Columbians Rally to Support Victims of the Turkey, Syria Earthquakes, Share Insights on the Catastrophe

The vast loss of life, harm, and displacement from the earthquakes and aftershocks in Turkey and Syria are hard to comprehend, but Columbians are gathering support for those impacted. 

Kelly Moffitt-Hawasly
February 12, 2023

As the death toll climbs past 33,000 people in Turkey and Syria after a devastating 7.8 magnitude earthquake and resulting aftershocks in the region earlier this week, the impact of the disaster has reached nearly all corners of the world. Columbia University is no exception, as we learned of the deaths of alumni Berkhan Eminsoy (GSAPP'20) and Burak Firik (SEAS'18) who were in Turkey during the earthquakes. At Columbia News, we send our deepest condolences to Eminsoy and Firik's family and friends, and all other victims.

"The devastation and loss of life stemming from the earthquakes in southern Turkey and Syria are staggering and horrific," wrote President Bollinger earlier this week. "Columbia has many ties to the region, including students, faculty, and staff with deep roots in the area and a Global Center in Istanbul. On behalf of the entire University community, I send my profound condolences to all those affected by this devastating tragedy."

Columbia Global Centers IstanbulColumbia University Irving Medical Center, Barnard College, and Columbia Engineering also shared words of support.

Even at this point, it is hard to fully understand the vast number of people killed, harmed, or displaced during this catastrophe, and as details emerge over the coming days and months, our hearts are with those impacted and those whose loved ones have been impacted. There are student mental health services available across all Columbia campuses, for those who are looking for help during this time.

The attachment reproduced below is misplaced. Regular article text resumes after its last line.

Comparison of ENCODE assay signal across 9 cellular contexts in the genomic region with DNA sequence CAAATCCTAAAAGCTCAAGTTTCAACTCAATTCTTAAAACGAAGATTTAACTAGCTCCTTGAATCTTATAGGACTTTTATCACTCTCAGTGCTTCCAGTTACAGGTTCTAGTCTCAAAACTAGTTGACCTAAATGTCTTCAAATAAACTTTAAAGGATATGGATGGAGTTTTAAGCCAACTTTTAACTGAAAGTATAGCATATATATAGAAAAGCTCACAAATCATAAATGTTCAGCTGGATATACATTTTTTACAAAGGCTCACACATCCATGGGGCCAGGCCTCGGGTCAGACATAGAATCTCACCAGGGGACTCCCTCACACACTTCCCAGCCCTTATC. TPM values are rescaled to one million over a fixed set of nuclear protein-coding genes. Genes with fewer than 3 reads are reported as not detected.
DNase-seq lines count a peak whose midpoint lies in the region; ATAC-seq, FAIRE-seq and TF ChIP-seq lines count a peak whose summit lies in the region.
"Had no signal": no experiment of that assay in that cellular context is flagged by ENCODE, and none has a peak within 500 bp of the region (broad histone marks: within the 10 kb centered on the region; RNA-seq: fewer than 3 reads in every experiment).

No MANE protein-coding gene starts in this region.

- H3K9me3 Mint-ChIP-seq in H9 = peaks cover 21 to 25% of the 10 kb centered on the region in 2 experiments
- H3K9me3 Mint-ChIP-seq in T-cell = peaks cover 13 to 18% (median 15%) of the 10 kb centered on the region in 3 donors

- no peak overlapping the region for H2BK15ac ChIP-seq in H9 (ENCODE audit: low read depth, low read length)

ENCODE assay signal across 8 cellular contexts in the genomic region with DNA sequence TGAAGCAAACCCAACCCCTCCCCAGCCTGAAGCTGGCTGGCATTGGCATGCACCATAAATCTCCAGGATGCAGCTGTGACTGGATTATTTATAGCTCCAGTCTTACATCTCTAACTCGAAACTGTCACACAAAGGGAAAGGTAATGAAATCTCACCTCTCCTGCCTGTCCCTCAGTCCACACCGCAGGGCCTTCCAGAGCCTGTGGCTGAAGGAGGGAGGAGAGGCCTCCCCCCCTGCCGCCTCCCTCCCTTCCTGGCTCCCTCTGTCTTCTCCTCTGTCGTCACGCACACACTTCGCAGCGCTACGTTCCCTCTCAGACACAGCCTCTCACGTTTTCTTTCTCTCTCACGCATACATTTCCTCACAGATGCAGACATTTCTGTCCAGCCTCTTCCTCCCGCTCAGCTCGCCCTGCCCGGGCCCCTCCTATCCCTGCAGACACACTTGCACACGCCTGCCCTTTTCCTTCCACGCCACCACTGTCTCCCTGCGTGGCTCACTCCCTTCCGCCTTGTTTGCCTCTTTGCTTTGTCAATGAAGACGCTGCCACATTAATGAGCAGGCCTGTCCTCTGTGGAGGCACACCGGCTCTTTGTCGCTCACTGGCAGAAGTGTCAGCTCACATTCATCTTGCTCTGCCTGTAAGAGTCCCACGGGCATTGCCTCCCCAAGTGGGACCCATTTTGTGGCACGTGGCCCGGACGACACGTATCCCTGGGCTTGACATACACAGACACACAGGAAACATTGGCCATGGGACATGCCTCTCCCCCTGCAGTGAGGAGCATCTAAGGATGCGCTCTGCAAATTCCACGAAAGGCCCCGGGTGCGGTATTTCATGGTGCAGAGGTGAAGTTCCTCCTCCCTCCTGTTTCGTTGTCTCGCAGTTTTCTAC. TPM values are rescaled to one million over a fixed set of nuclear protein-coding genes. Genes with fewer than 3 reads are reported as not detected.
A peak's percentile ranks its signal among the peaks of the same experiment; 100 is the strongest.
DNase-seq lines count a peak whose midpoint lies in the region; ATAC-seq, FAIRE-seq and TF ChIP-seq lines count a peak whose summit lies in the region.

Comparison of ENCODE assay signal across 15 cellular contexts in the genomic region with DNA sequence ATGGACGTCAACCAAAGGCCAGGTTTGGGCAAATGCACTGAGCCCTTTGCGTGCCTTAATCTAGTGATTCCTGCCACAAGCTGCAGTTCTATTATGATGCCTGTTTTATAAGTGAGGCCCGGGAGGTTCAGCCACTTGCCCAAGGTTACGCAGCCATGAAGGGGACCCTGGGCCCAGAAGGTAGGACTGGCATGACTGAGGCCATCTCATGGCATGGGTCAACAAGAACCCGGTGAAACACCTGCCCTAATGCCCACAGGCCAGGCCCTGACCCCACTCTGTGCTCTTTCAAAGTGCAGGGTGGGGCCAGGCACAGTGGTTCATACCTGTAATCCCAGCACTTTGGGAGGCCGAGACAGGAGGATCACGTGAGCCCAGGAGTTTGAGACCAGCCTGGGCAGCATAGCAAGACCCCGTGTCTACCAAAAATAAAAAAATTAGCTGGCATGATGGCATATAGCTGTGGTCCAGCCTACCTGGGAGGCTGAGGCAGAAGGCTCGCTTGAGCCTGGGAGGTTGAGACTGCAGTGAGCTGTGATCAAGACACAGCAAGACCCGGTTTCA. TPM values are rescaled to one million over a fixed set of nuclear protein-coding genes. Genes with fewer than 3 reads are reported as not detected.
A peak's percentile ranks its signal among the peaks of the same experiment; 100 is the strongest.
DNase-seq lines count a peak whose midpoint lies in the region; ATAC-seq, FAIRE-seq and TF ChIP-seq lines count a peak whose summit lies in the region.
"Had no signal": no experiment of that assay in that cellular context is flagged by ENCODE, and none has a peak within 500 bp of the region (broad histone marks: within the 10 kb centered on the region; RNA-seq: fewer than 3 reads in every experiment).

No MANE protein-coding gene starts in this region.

In the wake of the tragedy, Columbians have sprung into action, spearheaded by the Columbia Turkish Student Association, among others, who have been gathering supplies to send to Turkish and Syrian survivors. Their efforts continue through the weekend at tables in Lerner Hall on Columbia's campus and Altschul Atrium on Barnard's campus. You can find a list of what they are collecting here. 

Earlier this week, Turkish and Syrian students organized a vigil to commemorate the lives lost. And Barnard College has compiled a list of places to donate to help people who are impacted.

Neurological Sciences Professor Caghan Kizil, himself a survivor of the 1999 İzmit earthquake in Turkey, has also started a fundraiser through the Research Institute on Turkey, which was co-founded by Eylem Delikanli (GSAS'17). The fundraising campaign was created o support recovery efforts by galvanizing the academic community.

Support from Columbia alumni include an earthquake relief fund created by Turkish Philanthropy Funds, a New York City-based organization  dedicated to Turkish and Turkish-American communities whose cofounders include Ozlenen Kalav (BUS’93), Erinch Ozada (BUS’84), Haluk Soykan (BUS’92), and Haldun Tashman (BUS’68).

Columbia faculty and staff are also offering insight into the underpinnings of the earthquakes and aftershocks through blog posts and news articles, including this piece from Andrew Revkin at the Columbia Climate School and Lamont Research Professor Michael Steckler on NPR

As we learn more over the coming days, we will share updated links to news articles and methods of support. If there are any other Columbian efforts we should know about, please email [email protected]